It Began At A Box Social

by

Denice Gooselaw

The United States is a very new country still with veryold people in a manner of speaking. Most of the people who now live in thiscountry are descendants from people who came from the Old World. They arethe ones who helped our country become the great nation it is today. Thisis very true for all the people who have lived and are now gone and theolder people who are still alive, but remember those hard times. True, forGertie Hemmes.

Gertie Hemmes, formerly Gertie Myer was born in Alexandria,Iowa. Her parents, George and Tillie Myer came to Iowa from Germany manyyears ago. They lived all of their lives in Franklin County, Iowa. Gertiewas the oldest of six. She had four brothers, George, Ted, Dan, and Samand one sister, Ester, who was the youngest of the six. Since she was theoldest, Gertie had to help quite a bit around the house with the work besidesgoing to school. Many kids do the same today, but the work then was muchharder than it is now. She graduated from school in Iowa and a few yearslater was married.

During the early nineteen hundreds, the ladies held whatwas called Box Socials. This was to raise money for certain functions. Thisis how Gertie met her husband-to-be. Each lady made a box with her nameinside and the boxes were auctioned off. The highest bidder received thebox and ate with the girl whose name was inside. During that time this wasa very romantic way to meet. The box Gertie made was bought by John Hemmes.He was a very handsome young man with many talents. He seemed to have gottenthe right box, for on September 18, 1915, Gertie and John were united inthe bonds of holy matrimony. They were married in St.Vincent at the MethodistParsonage. From there they moved to a farm near Humboldt, Living on a littlefarm with only two people seems very dull, but Gertie was kept very busyevery day of the week. She helped her husband with the chores sometimes.They would deliver eggs to the stores in this area. She would have her daysset aside to do her work in the house. She sewed quite a lot. She even madeher own wedding gown. They lived on this little farm for only a few yearsand then moved to where John Hemmes is living today.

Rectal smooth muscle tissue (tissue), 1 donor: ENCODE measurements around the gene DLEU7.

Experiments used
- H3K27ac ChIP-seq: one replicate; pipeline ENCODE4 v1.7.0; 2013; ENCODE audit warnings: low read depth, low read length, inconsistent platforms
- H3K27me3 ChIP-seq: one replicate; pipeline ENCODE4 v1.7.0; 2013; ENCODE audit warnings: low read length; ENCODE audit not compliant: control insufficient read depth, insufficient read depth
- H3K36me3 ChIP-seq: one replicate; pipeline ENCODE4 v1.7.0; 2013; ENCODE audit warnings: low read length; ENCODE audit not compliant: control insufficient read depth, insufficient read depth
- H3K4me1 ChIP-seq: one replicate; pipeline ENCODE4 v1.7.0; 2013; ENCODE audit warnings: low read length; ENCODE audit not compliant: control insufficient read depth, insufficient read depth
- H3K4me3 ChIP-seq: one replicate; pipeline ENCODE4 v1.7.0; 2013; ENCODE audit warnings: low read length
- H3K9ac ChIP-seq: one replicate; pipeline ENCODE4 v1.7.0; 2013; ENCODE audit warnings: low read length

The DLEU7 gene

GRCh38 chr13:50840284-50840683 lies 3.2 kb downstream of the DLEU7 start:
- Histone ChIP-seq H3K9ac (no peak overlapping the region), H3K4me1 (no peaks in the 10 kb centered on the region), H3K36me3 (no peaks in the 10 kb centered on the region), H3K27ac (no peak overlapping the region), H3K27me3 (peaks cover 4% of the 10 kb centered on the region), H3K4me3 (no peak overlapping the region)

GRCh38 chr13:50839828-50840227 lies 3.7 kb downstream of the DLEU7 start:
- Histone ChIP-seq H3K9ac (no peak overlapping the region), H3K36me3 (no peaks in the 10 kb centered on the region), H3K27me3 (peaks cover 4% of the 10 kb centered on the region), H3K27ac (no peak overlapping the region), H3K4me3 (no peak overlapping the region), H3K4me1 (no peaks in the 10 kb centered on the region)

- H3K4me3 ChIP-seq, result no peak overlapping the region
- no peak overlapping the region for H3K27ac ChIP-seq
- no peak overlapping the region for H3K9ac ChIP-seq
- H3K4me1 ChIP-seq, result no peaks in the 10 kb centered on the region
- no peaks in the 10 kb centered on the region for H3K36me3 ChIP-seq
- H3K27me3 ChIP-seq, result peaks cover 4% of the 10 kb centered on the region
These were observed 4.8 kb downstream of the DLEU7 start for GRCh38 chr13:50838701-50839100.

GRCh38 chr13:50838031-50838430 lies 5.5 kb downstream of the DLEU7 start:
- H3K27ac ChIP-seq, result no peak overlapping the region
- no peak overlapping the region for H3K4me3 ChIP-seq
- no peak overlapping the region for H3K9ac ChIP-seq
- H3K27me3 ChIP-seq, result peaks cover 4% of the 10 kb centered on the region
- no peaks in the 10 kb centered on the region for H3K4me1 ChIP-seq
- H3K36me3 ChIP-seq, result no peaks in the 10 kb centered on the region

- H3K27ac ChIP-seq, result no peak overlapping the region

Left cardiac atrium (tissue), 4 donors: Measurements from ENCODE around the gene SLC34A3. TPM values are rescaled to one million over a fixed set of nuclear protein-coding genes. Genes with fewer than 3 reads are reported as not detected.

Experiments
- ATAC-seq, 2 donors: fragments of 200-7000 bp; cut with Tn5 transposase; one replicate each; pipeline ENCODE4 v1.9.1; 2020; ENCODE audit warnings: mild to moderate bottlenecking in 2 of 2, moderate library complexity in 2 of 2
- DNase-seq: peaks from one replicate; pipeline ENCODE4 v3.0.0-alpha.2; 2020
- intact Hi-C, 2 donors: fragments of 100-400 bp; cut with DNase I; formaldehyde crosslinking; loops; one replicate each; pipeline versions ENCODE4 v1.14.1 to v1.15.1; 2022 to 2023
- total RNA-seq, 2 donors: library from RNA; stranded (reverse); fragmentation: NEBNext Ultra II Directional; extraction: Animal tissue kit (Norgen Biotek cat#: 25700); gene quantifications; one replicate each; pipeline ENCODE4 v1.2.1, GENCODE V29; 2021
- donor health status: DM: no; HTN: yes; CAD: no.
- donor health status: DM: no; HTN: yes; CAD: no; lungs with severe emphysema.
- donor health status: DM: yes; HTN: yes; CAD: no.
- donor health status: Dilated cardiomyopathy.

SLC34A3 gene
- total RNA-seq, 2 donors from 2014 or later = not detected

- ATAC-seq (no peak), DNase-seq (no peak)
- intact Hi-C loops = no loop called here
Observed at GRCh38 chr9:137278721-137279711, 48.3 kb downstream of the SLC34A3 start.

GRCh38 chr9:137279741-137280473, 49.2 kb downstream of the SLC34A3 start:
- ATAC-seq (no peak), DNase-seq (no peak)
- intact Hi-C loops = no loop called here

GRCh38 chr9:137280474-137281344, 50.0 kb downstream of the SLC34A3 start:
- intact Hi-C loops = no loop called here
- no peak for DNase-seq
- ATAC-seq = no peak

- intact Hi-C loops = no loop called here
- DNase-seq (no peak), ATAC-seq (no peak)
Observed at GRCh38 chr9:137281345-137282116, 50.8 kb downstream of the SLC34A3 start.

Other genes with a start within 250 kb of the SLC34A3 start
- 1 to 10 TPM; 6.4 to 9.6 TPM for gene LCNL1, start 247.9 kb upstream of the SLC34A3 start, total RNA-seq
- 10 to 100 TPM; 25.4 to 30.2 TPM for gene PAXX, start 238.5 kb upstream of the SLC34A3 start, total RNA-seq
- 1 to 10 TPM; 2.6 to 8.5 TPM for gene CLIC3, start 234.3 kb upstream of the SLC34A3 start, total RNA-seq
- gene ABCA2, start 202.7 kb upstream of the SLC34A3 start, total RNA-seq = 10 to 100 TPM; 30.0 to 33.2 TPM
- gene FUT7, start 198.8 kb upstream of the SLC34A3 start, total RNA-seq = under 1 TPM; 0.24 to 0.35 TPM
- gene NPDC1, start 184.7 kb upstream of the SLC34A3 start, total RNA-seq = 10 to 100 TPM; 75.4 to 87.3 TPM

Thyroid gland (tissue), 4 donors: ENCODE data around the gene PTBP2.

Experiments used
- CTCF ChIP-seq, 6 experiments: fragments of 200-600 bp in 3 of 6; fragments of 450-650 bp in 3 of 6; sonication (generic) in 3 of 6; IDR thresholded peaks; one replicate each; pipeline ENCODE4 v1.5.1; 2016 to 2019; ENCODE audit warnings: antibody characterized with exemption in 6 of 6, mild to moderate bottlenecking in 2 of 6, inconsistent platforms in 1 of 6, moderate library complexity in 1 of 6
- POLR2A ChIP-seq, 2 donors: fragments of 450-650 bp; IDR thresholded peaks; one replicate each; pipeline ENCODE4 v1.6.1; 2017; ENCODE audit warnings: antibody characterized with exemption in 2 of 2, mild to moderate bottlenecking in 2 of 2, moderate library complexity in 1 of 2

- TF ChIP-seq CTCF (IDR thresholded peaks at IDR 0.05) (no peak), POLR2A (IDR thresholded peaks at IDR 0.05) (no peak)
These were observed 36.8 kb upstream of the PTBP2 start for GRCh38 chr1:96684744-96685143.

As time went on the happy little couple grew happier whenthey were blessed with four little babies. It was going to be hard to dothe chores because there was only one boy, but they seemed to manage. Theodds seemed to be in the direction of the girls. This was Gertie's chanceto really show her ability in sewing and cooking. As the girls grew, theylearned to do many household things from a very good teacher. The oldestwas the only boy, Wilbert, then the three girls followed respectively, Thelma,Winona, and LaVerne. As the four grew up and left home, the family continuedto grow larger and larger for Gertie and John.

Wilbert married Ester Jurgens, also from Iowa and Gertieand John became the proud grandparents of five children, They are Marilyn,Reggie, Brad, Marshal, and Eileen. Thelma, the oldest daughter, chose nursingas a lifetime career. She is now living in St. Paul and is director andco-ordinator of a nursing school in St. Paul. Winona married Dan Gaetz,a very German, German. Gertie and John again became proud grandparents oftwo grandchildren. They are Patti and Bob. Dan and Winona Gaetz now livein Hallock. LaVerne, the youngest of the four, married a serviceman, E.H. Haire. Three more children were added to the list of grandchildren. Theyare Dennis, Gale, and Ky. E. R. and LaVerne now live in Austin, Texas. Tengrandchildren was a good number and it made Gertie and John very happy.

The little family that started with two grew and grew,but there is an old saying that every good thing must come to an end, andthis was so for Gertie Hemmes. She passed away on January 25, 1960. Shelived a very hard, but very happy life and you can still see this in John,her husband, who lives alone on his farm. When you see him, you see a strongman, who is still a hard worker, but you also see a very gentle, generousperson who loves life in its entirety. When you look at him you wouldn'tthink he was a day over sixty, but on January 21 of this year, he turned81 years old. He lives a good life, but some of the credit must go to hiswife, Gertie, who loved him so much. Sadness always comes with death, butsomeday Gertie and John will be together again in their new home, Heaven.

Bibliography

Hemmes, John. Interview, January 10, 1971.

Hemmes, Wilbert. Interview, January 10, 1971.>

Hemmes, Wilbert. Interview, January 10, 1971.